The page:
I'm an Academic Herald. I'm not a "real" herald; I don't register people's coats of arms (though I can certainly suggest designs for those who might be interested). What I do is study, research, teach, and write about heraldry. And I like to share what I have learned about heraldry, hence this blog. I hope that you'll find it informative, interesting at least occasionally, and worth your time to come back. Got a question? Comments? Feel free to let me know. I'd love to hear from you. You can find my contact information in my Profile.
Another coat of arms that can be found on the Titche-Goettinger Building, of which building I spoke on this blog recently, in downtown Dallas is the arms of Spain, or at least, the quartered arms of Castile and León.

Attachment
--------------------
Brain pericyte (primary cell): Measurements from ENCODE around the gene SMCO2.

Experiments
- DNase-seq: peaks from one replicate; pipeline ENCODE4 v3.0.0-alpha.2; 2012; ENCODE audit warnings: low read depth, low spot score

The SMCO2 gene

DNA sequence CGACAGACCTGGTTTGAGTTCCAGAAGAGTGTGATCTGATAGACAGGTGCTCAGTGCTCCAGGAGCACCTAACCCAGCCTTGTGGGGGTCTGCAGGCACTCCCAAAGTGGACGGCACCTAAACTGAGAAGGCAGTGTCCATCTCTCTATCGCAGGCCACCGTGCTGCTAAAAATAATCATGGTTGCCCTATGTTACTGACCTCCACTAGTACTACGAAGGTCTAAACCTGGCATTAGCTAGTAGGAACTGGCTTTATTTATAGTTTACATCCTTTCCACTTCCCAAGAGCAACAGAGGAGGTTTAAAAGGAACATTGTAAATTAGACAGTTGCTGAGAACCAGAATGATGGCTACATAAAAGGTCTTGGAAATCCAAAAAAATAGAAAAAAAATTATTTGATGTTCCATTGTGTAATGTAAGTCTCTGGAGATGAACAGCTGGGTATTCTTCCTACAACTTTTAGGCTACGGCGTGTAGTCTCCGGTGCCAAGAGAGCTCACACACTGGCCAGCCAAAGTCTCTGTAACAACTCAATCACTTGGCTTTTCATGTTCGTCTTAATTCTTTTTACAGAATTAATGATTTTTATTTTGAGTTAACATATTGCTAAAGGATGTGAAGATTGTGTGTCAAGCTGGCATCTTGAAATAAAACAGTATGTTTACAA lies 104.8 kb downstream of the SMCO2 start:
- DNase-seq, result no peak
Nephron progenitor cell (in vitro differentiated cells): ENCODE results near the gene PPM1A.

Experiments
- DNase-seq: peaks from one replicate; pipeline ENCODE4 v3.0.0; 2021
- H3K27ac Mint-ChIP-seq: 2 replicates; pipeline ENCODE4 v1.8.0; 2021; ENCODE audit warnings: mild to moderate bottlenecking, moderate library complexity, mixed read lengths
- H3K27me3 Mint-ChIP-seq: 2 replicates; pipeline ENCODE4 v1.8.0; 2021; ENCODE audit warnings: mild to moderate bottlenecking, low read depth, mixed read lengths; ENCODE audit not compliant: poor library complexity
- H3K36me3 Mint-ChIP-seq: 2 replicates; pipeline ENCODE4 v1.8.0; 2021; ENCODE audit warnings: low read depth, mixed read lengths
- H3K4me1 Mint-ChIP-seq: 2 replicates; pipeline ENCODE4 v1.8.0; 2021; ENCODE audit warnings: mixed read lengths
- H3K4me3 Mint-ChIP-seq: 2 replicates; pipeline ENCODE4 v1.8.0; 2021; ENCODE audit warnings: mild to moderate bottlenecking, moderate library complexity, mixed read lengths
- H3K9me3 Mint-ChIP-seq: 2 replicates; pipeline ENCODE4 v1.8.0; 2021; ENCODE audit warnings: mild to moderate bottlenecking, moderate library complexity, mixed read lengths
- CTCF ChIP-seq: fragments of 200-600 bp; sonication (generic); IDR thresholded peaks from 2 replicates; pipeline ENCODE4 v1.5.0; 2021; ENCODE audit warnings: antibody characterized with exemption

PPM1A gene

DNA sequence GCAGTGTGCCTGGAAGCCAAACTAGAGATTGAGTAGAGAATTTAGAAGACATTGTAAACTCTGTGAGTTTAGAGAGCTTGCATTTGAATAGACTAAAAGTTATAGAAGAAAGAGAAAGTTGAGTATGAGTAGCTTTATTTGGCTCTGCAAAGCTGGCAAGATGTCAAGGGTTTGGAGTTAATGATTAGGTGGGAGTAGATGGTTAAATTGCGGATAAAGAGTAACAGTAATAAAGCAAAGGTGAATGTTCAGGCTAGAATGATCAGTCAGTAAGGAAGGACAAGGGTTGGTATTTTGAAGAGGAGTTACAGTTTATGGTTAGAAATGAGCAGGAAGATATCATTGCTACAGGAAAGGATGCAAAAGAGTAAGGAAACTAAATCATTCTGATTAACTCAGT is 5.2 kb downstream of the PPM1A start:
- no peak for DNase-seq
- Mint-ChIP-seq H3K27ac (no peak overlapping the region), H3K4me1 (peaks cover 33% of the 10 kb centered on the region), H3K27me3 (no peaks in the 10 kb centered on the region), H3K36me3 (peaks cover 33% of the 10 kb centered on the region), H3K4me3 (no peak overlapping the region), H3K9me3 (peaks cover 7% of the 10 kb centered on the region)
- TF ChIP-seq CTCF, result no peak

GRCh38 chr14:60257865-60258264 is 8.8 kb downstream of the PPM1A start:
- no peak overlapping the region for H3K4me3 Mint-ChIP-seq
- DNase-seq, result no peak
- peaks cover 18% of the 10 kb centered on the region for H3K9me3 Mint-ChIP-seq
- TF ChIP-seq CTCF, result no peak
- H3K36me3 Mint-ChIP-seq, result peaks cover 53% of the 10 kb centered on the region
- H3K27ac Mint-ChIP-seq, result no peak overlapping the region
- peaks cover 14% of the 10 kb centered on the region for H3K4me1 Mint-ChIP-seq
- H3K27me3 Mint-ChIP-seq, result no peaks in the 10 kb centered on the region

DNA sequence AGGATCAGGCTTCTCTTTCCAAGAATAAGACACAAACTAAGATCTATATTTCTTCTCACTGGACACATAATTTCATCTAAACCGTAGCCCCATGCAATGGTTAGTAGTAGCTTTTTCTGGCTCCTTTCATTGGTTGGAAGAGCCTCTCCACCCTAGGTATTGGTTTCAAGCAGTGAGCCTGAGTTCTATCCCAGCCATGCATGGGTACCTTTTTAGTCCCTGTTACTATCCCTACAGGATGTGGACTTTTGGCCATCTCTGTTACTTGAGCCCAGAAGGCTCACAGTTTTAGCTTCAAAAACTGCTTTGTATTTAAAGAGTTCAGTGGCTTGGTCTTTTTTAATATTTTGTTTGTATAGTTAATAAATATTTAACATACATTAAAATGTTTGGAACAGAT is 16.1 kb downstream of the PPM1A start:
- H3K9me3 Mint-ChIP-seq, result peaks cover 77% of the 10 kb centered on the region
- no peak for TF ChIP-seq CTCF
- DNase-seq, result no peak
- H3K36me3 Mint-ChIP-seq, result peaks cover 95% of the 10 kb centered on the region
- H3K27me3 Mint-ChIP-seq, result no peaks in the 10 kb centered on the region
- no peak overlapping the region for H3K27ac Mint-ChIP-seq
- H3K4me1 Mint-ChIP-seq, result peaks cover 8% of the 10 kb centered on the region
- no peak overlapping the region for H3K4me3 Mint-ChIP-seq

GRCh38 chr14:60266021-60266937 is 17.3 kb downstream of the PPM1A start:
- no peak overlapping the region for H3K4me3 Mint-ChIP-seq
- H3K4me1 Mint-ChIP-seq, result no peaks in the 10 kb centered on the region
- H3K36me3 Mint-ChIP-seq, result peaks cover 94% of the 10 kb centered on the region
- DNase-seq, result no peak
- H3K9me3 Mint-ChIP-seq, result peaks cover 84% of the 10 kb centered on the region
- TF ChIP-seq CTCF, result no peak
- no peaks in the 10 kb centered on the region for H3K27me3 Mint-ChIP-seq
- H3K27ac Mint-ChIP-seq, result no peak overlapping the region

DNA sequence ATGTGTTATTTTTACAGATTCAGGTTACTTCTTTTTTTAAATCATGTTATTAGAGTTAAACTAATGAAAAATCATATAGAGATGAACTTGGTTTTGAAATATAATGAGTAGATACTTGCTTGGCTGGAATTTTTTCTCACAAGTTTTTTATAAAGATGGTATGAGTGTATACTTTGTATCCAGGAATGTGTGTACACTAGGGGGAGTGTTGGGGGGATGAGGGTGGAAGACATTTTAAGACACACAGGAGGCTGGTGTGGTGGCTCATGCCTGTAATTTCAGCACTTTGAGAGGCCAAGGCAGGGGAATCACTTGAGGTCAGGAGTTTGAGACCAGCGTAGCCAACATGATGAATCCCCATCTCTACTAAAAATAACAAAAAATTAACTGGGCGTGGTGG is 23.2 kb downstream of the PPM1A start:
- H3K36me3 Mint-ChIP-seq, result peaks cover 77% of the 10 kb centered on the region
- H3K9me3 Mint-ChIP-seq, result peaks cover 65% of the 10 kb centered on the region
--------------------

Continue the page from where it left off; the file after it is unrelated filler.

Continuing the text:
Overall, I find the design interesting, in that it can be taken as a comparatively simple shield (of Castile and León) on one of those florid shield shapes where parts of the edges are formed into rolls, a style popular in the 16th Century, which is placed on a shield shaped like a chamfron (horse head armor) popular in Italy in the 16th Century, itself placed on another one of those florid “scroll-ly” shields. (The styles are dated according to the chart of shield shapes in Ottfried Neubecker’s Heraldry: Sources, Symbols and Meaning.)
Why Spain, on the streets of Dallas? Well, because, of course, what is now Texas was originally claimed by Spain, before it was claimed by France, and later by Mexico, prior to becoming an independent republic.